Forums

PM demodulation

Started by kl31n November 17, 2005
For my final project at university I'm working on a special measurement
hardware.

I've a tone at a certain frequency. I want to analyze the phase noise
which is present in a bandwidth of 1 MHz around the tone.

For doing that, stated that I'm using an FPGA with an ADC and given
that the frequency of the tone is known, I demodulate the tone, getting
I and Q and then I take the atan of their fraction, having like this
the phase.

The method works fine and the results are as expected, but I'm under
the impression that could exist some other and more elegant method to
achieve even better results, like some sort of extimators and in
telling this I've in mind ESA for example.

In my case I cannot make the step FM demodulation to PM demodulation
because indeed I'm not retrieving a signal, but noise in a wide band
and so such a step would reduce and pollute the bandwith over which I'm
carrying me analisys out(the integrator would work as a lowpass filter
and also the removal of the mean would require a highpass filter).

Could anybody point me to any estimation method I could use(being able
to estimate the phase would also put me in the condition to use
bandpass sampling which doesn't upset me at all)? or even to any paper
that deals with such a problem? Also any insight on the problem itself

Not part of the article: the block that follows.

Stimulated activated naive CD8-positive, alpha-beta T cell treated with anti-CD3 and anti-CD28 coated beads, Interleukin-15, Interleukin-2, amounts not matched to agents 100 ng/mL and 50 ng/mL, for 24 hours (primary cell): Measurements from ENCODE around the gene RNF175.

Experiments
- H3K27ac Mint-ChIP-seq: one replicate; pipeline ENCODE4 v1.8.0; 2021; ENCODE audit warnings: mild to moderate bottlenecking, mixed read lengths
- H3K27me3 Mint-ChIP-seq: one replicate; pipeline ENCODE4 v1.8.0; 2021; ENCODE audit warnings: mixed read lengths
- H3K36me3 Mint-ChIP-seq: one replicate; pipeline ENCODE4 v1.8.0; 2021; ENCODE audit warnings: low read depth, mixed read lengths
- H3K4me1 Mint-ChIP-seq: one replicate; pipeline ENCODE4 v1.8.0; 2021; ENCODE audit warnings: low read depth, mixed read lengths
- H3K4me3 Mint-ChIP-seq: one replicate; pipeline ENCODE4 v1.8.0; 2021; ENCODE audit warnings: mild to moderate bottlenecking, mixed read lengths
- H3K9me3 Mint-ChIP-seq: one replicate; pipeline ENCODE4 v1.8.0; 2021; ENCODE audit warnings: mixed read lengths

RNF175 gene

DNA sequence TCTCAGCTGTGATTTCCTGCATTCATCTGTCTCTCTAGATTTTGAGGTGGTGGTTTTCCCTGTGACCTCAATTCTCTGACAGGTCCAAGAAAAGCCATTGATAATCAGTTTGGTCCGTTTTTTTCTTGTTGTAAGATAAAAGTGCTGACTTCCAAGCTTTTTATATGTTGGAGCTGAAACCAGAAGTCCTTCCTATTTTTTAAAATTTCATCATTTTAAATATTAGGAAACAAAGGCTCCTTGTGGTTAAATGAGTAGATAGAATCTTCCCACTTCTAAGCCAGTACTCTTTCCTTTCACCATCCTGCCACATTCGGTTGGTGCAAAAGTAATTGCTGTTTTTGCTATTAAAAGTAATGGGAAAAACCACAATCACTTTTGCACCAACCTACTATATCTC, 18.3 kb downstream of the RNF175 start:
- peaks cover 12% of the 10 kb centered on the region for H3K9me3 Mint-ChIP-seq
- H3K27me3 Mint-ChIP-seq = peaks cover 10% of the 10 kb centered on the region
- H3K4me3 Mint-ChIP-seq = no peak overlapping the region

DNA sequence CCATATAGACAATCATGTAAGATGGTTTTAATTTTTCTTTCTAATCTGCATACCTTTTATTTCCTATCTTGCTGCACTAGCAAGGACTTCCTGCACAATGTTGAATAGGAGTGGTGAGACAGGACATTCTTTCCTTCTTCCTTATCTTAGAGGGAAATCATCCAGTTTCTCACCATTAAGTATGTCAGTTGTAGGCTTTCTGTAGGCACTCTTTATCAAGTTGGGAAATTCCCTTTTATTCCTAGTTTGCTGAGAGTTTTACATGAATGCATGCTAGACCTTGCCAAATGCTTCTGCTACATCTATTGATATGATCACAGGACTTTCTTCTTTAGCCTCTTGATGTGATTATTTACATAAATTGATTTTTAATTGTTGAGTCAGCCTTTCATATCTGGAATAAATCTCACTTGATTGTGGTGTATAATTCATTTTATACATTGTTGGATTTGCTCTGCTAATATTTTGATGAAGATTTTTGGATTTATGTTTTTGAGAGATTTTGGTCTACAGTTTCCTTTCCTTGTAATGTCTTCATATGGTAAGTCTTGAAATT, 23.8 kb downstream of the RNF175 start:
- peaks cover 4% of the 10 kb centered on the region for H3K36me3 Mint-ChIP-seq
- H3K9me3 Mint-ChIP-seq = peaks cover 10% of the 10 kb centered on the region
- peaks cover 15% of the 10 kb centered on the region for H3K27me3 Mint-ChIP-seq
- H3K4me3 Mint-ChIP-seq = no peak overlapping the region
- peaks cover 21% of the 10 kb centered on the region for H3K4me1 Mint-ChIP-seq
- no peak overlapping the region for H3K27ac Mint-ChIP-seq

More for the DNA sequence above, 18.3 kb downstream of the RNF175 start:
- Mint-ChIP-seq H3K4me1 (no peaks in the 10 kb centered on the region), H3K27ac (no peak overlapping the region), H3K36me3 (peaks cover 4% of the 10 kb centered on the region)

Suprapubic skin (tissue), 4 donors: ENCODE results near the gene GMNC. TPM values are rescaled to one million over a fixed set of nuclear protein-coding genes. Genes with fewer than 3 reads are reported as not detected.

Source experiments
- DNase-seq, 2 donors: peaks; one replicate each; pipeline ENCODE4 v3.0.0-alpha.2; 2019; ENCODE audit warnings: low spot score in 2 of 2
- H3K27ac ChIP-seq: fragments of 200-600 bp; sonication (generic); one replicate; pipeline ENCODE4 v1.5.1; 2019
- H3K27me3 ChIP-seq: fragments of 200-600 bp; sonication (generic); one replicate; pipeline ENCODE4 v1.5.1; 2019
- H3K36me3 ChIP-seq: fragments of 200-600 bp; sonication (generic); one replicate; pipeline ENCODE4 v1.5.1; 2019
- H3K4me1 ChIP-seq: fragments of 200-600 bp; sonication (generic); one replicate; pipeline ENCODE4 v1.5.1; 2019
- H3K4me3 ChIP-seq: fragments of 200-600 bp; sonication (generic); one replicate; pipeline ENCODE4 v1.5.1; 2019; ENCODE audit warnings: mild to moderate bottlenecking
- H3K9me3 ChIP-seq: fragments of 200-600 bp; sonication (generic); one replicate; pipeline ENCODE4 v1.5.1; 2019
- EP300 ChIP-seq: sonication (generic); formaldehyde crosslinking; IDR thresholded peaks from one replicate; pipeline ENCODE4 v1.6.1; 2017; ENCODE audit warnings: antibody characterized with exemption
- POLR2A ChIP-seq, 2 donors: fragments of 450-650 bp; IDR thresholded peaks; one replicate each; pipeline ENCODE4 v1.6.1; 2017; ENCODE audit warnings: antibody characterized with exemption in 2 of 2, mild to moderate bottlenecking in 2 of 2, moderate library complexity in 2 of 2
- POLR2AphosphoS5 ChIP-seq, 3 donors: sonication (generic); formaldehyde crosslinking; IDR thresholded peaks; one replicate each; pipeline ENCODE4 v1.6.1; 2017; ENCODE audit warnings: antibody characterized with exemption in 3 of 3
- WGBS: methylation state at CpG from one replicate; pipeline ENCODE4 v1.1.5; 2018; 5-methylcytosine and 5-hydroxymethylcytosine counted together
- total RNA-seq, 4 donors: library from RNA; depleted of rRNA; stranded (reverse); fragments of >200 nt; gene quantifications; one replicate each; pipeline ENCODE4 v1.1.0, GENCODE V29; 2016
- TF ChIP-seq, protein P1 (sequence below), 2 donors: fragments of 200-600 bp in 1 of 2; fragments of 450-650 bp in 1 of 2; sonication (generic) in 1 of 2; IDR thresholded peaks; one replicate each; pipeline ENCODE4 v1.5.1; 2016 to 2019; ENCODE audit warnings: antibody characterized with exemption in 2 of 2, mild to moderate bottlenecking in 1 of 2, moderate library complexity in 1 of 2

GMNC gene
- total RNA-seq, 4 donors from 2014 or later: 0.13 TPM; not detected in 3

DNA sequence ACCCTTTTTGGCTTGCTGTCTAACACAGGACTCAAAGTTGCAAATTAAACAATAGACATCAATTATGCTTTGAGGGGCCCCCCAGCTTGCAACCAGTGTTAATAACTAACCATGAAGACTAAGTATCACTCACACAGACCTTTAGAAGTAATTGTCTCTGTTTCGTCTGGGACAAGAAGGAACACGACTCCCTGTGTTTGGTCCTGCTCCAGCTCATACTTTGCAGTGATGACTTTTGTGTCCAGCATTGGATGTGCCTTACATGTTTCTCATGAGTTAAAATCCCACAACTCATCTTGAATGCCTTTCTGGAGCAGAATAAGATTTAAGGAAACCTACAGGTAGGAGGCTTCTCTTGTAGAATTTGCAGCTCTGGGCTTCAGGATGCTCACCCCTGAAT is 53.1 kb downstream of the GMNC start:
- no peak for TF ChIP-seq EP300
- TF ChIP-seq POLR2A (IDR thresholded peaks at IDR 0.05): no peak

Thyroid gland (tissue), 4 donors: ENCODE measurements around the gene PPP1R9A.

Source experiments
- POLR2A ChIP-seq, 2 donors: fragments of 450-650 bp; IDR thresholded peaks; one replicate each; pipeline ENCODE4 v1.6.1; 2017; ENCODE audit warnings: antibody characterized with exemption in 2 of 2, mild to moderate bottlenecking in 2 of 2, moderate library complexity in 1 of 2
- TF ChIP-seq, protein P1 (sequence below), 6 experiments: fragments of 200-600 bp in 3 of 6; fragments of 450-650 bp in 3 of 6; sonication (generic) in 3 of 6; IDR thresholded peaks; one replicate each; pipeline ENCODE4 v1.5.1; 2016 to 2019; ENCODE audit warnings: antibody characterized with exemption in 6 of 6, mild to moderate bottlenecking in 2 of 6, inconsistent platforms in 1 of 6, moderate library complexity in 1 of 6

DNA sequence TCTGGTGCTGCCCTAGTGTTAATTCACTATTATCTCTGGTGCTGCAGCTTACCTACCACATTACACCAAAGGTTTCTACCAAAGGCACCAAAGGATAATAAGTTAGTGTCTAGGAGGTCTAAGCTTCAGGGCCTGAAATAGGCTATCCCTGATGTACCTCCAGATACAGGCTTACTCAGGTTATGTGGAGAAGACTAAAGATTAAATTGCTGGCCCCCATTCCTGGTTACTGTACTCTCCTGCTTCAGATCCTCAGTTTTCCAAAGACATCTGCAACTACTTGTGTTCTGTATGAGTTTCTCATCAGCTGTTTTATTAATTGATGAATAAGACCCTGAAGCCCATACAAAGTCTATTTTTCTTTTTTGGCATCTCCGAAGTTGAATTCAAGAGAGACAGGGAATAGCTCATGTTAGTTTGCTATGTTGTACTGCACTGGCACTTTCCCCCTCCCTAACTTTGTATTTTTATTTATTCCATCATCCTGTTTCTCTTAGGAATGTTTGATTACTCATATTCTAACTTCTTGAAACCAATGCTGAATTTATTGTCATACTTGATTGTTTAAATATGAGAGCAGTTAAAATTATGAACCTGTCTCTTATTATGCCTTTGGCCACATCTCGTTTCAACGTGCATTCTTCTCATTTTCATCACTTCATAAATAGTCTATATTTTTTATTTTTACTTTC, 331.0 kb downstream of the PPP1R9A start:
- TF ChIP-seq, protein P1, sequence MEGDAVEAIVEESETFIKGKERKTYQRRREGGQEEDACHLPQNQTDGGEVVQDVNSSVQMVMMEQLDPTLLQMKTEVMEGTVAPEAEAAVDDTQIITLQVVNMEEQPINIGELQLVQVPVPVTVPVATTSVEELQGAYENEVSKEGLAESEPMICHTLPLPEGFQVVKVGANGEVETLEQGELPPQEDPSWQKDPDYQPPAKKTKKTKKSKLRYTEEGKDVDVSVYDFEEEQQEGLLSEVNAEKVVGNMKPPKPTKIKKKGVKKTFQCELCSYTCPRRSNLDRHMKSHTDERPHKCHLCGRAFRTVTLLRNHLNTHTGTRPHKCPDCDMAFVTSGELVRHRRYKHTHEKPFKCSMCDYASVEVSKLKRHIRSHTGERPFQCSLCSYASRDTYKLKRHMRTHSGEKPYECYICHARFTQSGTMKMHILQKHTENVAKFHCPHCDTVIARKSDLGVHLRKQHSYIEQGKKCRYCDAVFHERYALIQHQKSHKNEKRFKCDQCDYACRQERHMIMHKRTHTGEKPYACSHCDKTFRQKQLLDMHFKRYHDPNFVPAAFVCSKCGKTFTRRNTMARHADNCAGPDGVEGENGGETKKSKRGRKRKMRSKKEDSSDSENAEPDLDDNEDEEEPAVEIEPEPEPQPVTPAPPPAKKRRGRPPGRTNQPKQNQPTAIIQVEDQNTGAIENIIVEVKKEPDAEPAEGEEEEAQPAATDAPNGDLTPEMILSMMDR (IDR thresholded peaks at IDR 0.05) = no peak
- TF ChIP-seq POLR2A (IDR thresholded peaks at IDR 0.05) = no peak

would be greatly appreciated.

Thanks in advance,

loom

"kl31n" <vishuddi@gmail.com> wrote in message 
news:1132236351.964146.134830@o13g2000cwo.googlegroups.com...
> For my final project at university I'm working on a special measurement > hardware. > > I've a tone at a certain frequency. I want to analyze the phase noise > which is present in a bandwidth of 1 MHz around the tone. > > For doing that, stated that I'm using an FPGA with an ADC and given > that the frequency of the tone is known, I demodulate the tone, getting > I and Q and then I take the atan of their fraction, having like this > the phase. > > The method works fine and the results are as expected, but I'm under > the impression that could exist some other and more elegant method to > achieve even better results, like some sort of extimators and in > telling this I've in mind ESA for example. > > In my case I cannot make the step FM demodulation to PM demodulation > because indeed I'm not retrieving a signal, but noise in a wide band > and so such a step would reduce and pollute the bandwith over which I'm > carrying me analisys out(the integrator would work as a lowpass filter > and also the removal of the mean would require a highpass filter). > > Could anybody point me to any estimation method I could use(being able > to estimate the phase would also put me in the condition to use > bandpass sampling which doesn't upset me at all)? or even to any paper > that deals with such a problem? Also any insight on the problem itself > would be greatly appreciated. >